Around this time last year we soft released the first version of Rivet, a marketplace designed to find and activate resources for the development of creative practices.
I asked our developer, the amazing Francis Tseng, to teach me how to setup a local development environment so that I could a) make copy edits to our view templates and b) learn how the system works with the (at the time) far fetched idea that one day I could maintain the product and build new features.
The first challenge was to get my hands on a Unix based operating system. This meant I either had to setup a Linux distro via a Virtual Machine on my Windows machine, or just wipe the hard drive and go full Linux.
Since I like to do things the hard way, I chose the latter and after many(and i mean many) installs of various linux distros, I've settled, for the moment, with good old Ubuntu.
As such, today I want to share how to setup a Ruby on Rails local development environment on a Linux machine running Ubuntu 19.04 Disco Dingo:
There may be a need to work with older versions of the Ruby language depending on your project, no worries, you'll be able to add them after this initial setup with rbenv(see more below).
First, we need to make sure you have all the dependencies required for both Ruby and Rails.
In your terminal, run:
sudo apt install curl curl -sL https://deb.nodesource.com/setup_12.x | sudo -E bash - curl -sS https://dl.yarnpkg.com/debian/pubkey.gpg | sudo apt-key add - echo "deb https://dl.yarnpkg.com/debian/ stable main" | sudo tee /etc/apt/sources.list.d/yarn.list sudo apt-get update sudo apt-get install git-core zlib1g-dev build-essential libssl-dev libreadline-dev libyaml-dev libsqlite3-dev sqlite3 libxml2-dev libxslt1-dev libcurl4-openssl-dev software-properties-common libffi-dev nodejs yarn
Install Ruby using the version managing tool called rbenv.
Note you can also use another manager called rvm, but personally I had an easier experience with rbenv.
In your terminal, punch in:
cd git clone https://github.com/rbenv/rbenv.git ~/.rbenv echo 'export PATH="$HOME/.rbenv/bin:$PATH"' >> ~/.bashrc echo 'eval "$(rbenv init -)"' >> ~/.bashrc exec $SHELL git clone https://github.com/rbenv/ruby-build.git ~/.rbenv/plugins/ruby-build echo 'export PATH="$HOME/.rbenv/plugins/ruby-build/bin:$PATH"' >> ~/.bashrc exec $SHELL rbenv install 2.6.3 rbenv global 2.6.3 ruby -v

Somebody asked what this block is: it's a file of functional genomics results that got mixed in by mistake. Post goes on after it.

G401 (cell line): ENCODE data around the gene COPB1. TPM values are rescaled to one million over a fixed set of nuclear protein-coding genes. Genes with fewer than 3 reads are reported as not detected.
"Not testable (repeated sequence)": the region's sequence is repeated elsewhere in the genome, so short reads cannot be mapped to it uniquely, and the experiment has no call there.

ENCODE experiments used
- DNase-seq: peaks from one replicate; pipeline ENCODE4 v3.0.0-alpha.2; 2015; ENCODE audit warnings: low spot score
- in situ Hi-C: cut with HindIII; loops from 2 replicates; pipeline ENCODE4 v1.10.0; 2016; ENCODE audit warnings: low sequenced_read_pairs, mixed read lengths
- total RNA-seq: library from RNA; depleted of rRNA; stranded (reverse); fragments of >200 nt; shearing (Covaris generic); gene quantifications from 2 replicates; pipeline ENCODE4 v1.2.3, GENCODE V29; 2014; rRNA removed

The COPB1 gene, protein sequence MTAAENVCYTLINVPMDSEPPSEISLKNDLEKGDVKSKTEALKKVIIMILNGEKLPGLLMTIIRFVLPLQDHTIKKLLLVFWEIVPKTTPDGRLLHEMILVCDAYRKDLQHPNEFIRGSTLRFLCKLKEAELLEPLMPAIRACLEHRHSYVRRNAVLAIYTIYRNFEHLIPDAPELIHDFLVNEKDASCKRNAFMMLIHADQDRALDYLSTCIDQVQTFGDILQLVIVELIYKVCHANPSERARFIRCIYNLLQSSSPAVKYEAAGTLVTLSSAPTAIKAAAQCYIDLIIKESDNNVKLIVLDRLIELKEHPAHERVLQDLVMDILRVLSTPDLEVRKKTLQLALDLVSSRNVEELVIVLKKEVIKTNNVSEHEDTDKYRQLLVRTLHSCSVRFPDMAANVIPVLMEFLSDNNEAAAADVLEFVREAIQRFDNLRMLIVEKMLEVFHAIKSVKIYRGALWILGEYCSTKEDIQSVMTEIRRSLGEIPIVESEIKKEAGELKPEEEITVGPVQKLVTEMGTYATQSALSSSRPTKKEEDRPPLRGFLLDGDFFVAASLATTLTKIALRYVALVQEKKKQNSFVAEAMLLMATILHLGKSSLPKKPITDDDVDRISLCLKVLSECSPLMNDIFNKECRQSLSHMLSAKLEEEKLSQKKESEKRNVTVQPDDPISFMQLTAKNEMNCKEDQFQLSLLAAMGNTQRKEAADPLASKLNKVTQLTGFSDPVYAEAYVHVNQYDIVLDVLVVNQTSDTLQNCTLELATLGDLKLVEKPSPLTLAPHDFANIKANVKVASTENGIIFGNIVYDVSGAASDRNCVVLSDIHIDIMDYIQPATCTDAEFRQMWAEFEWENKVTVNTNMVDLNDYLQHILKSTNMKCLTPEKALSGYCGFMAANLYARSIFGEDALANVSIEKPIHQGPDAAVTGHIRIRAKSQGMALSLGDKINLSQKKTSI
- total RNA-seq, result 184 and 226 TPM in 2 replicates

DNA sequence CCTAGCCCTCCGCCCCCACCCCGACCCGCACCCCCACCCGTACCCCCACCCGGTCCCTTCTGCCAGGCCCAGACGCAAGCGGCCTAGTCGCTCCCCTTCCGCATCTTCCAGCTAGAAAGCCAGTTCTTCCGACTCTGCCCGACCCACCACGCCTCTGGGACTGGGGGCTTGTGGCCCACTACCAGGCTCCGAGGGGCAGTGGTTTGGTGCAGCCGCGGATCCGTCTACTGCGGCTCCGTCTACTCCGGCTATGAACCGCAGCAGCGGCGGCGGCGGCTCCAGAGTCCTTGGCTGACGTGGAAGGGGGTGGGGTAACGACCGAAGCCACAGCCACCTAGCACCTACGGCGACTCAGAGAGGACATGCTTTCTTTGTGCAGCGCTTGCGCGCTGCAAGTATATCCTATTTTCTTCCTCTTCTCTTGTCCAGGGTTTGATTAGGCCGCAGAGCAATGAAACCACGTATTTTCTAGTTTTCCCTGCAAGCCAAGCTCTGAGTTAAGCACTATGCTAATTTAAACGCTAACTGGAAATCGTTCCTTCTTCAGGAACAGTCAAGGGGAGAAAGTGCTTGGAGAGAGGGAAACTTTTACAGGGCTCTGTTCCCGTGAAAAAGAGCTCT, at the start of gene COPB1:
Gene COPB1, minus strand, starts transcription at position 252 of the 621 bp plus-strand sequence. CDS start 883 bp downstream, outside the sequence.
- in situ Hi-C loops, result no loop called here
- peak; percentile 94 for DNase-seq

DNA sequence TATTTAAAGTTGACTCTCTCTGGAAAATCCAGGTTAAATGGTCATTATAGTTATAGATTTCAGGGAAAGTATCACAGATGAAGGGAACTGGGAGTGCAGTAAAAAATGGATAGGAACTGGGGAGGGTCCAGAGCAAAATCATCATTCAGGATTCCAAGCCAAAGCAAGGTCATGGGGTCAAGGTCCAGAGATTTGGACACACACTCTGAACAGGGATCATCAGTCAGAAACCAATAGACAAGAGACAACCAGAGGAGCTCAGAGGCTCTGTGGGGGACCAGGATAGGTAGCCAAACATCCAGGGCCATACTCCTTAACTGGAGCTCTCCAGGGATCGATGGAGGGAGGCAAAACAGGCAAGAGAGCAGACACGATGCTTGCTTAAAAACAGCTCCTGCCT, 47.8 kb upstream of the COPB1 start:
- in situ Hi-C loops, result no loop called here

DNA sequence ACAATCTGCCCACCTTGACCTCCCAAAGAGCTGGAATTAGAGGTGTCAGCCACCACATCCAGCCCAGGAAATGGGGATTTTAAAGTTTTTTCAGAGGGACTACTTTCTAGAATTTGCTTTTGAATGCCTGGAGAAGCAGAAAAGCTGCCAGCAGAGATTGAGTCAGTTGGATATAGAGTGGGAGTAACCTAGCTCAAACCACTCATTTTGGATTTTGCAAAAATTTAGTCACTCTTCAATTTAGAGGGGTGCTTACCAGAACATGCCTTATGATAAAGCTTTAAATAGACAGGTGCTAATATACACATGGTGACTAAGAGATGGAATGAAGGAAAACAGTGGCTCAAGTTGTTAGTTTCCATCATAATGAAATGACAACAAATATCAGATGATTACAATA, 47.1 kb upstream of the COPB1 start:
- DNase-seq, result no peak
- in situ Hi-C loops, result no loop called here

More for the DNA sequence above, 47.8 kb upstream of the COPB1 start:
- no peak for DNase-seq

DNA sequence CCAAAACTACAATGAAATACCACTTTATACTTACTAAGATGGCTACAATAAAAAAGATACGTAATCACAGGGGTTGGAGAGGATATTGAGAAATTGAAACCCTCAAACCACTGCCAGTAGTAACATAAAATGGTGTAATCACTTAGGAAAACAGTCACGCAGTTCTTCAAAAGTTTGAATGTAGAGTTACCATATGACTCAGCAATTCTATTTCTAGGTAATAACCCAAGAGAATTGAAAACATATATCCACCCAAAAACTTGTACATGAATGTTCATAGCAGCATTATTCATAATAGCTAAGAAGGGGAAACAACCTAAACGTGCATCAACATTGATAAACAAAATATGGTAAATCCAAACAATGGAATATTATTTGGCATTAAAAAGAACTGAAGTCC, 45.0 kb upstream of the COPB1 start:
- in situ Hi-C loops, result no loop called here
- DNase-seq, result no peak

The last 3 lines are important here because once you have rbenv setup, you can install other versions of ruby and switch between them per your development needs.
The below example will install ruby 2.5.1 and set it as the local version for a specific application you may be working on. Make sure you're in the working folder of your app.
rbenv install 2.5.1 rbenv local 2.5.1
Last but not least, install Bundler so you can package ruby gems to your hearts content.
gem install bundler
rbenv users need to run
rbenv rehash in your terminal after installing bundler.
For versioning control of your code, we have to setup Git with your account info (for this tutorial, we're using a Github account):
git config --global color.ui true git config --global user.name "YOUR NAME" git config --global user.email "YOUR@EMAIL.com" ssh-keygen -t rsa -b 4096 -C "YOUR@EMAIL.com"
The last step generated a new SSH key for you and your machine. Copy the output of your key from the following command:
and paste it in your Github settings here
Then go back to your terminal to see if it works:
ssh -T firstname.lastname@example.org
You should see:
Hi (username)! You've successfully authenticated, but GitHub does not provide shell access.
gem install rails -v 6.0.0.rc1
Since we are using
rbenv, run the following command to make
rails executable available:
With Rails installed, you can run the
rails -v to check if the version installed installed correctly:
# Rails 6.0.0.rc1
Rails comes with SQLlite out of the box, very practical.. but if you want to deploy your app to a service like Heroku, you will need to use PostgreSQL.
To set up PostgreSQL, first we'll need to add a repository to your machine:
sudo apt install postgresql-11 libpq-dev
Next, you'll need to setup a user with permissions to create databases locally.
sudo -u postgres createuser username_of_ur_choice -s
You can also (not required) set a password for this user, then:
sudo -u postgres psql postgres=# \password username_of_ur_choice
Lets create your first Rails app!
## Using SQLite rails new myapp ## Using Postgres rails new myapp -d postgresql # Move into the application directory cd myapp # Note - If your Postgres is installed with a username/password, modify the # config/database.yml file in your ruby app folder to include the username/password you defined when setting up postgresql # Create the database rake db:create # Moment of truth rails server
Go to http://localhost:3000 on any browser of your Disco Dingo install to view your locally deployed install of Ruby on Rails!
You should see:
Now that you're up and running, it's time to start building your awesome application/s.